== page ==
In general I find that with 50w (@FT8) output the simple vertical generates more spots (is received more often). This makes sense as it is omnidirectional and the spotters can be found in all directions. With 0.2W (@WSPR) this is no longer the case as the omnidirectional signal becomes too weak to be picked up in many cases. In fact at one point the conditions had gone down and I received no spots at all with the vertical while still being spotted with the VDA (btw I swapped the beacons to be sure there was no influence there).

Looking at both the WSPR and FT8 data I can also see that the VDA almost always "wins" when the station is in the direction the VDA is pointing in (assuming a 60 degrees beam width).

WSPR results

Using only the WSPR data the VDA is a clear winner. The vertical only wins once and only marginally while the VDA was pointing in the other direction. There are a number of ties but when the station is in the direction the VDA is pointing in, the VDA wins 100%.
The VDA makes it across to PY (9000km), while the vertical only reaches EA8 (3000km). 

FT8 results

The FT8 data paints a less clear picture:
  • The VDA is the only antenna that reaches VK (multiple spots from VK2 and one from VK8 up to -13). 
  • When pointed towards JA the VDA creates a lot more spots than the vertical (from more spotters) but the overall SNR is only about 1dB better on average.
  • When pointed towards W the VDA is comparable to the vertical with only about 0.5dB better reports on average.
  • When pointed toward 4X the VDA clearly wins (5dB, 2 spotters) while it mostly loses when pointing the other way (as you would expect with a directional antenna).
  • In EU the VDA mostly wins when directed towards the spotter with the exception of EA (several spotters - maybe there was some obstacle in that direction?). However the VDA also loses sometimes or wins when it is pointing in another direction - which does not make sense if it is directional. It seems that in 1 skip distance the directivity is not as noticeable or other factors play a more important role (FT8 qrm, type of antenna used by the spotter, etc.).

"Live" results
The live data also gave some different outcomes. Testing with Timo - pointing the VDA to OH - gave no conclusive advantage (Timo reported an s9 on both antennas) while turning the VDA away only decreased the signal by 1 to 2 S-points. 
Listening around the band and switching between the two antennas increased my understanding of the difference in practice. When the signal was loud the difference was hard to notice.  However, when the other station was DX and weaker (FH, W) the VDA was up to 2 S-points stronger. I have made a short video of W1ZY/M station working with a mobile antenna, where - even though there is QSB - you can see the difference in RX quite well.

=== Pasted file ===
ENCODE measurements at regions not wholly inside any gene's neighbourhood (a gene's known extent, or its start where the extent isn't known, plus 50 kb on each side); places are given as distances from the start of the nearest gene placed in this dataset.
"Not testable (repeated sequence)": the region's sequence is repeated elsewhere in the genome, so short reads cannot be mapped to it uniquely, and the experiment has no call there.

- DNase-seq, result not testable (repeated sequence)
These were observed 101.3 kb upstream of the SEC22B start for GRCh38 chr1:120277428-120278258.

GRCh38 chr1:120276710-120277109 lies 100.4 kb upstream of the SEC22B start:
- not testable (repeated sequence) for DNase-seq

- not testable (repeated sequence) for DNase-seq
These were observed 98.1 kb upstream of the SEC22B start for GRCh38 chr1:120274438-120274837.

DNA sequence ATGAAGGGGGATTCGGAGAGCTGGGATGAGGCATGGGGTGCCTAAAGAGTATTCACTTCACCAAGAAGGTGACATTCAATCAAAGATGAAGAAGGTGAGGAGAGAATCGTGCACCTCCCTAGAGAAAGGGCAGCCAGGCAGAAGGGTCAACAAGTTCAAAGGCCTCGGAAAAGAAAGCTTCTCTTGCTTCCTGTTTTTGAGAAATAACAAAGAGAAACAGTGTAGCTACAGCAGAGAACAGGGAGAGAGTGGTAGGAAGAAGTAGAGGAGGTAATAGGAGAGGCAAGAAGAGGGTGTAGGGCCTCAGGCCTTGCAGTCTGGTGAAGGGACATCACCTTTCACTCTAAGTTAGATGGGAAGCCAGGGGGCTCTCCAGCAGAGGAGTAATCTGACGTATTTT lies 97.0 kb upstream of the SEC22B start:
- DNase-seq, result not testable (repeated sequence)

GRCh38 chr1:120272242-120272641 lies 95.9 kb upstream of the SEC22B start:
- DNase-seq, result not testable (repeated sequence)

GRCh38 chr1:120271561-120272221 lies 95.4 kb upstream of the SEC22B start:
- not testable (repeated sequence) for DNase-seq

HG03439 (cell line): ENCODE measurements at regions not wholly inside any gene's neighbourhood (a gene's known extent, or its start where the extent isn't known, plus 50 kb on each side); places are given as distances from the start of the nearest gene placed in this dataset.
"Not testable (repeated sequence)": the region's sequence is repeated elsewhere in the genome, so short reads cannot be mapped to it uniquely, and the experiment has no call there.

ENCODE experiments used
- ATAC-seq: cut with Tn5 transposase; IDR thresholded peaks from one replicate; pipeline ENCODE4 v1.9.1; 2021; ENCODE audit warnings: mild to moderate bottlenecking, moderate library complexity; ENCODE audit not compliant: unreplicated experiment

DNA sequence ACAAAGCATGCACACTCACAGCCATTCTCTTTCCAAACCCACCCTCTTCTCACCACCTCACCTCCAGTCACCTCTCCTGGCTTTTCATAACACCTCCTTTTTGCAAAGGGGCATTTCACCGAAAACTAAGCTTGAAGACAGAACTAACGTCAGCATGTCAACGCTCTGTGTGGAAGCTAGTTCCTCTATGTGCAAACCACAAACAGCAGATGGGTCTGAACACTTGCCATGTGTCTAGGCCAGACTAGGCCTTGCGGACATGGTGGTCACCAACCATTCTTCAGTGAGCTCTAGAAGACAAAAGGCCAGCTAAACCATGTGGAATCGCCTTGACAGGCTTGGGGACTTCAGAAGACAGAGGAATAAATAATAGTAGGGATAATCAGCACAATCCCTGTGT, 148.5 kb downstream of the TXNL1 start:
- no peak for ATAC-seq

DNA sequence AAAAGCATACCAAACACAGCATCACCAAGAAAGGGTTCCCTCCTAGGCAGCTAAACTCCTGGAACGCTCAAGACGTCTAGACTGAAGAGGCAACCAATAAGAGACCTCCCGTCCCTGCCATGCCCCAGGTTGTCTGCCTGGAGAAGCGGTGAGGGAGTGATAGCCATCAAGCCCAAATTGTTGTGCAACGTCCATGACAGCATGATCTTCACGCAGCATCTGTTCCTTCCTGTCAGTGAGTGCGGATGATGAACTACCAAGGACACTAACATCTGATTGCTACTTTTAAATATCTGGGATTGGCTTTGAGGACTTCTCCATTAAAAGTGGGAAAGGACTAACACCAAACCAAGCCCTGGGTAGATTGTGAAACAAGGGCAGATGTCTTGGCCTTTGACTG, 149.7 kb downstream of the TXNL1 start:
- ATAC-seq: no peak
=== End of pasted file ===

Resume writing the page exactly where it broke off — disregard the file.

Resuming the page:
Getting more hard facts - so as to be able to make any claims about gain figures - would require setting up both antennas for a couple of days with the two beacons. Sadly I do not have the space to do that. 

So for now, we will have to work with what I have learned on Monday and by going through the data:

The VDA is not a miracle antenna. The theory (as I discussed here) shows that it should have around 3dB gain over the vertical I used as reference. Practice shows it has gain over the vertical that is noticeable (relevant) on multi-hop DX (eg with VK) and weaker signals but on shorter distances the effect is less clear. The data also shows that the VDA has directivity but I have not been able to assess how much that is.

All in all this to me is not enough to warrant a 40m version of this antenna. I will be taking this 20m version along on my future /P adventures as it does not take up that much extra space. If I learn more, I will share it.

If you have other experiences with this antenna or comments on the way I constructed or tested this one, let me know. I am always eager to learn more.

Tnx to Timo for his help and the many spotters (that were unaware of their support to this test).

Tuesday, August 7, 2018

To CW or not to CW

A long time ago, when I decided to get my ham radio license, it was still mandatory to acquire CW skills before you could get an HF license. At the time I did not picture myself learning CW off of cassette tapes. In my early twenties I had much better things to do. So I went for a novice license that allowed me access to a part of the 2m band in FM with a whooping 10 watts. This was fun for a couple of months and then the radio went in a box in a closet for a long time.

HF without CW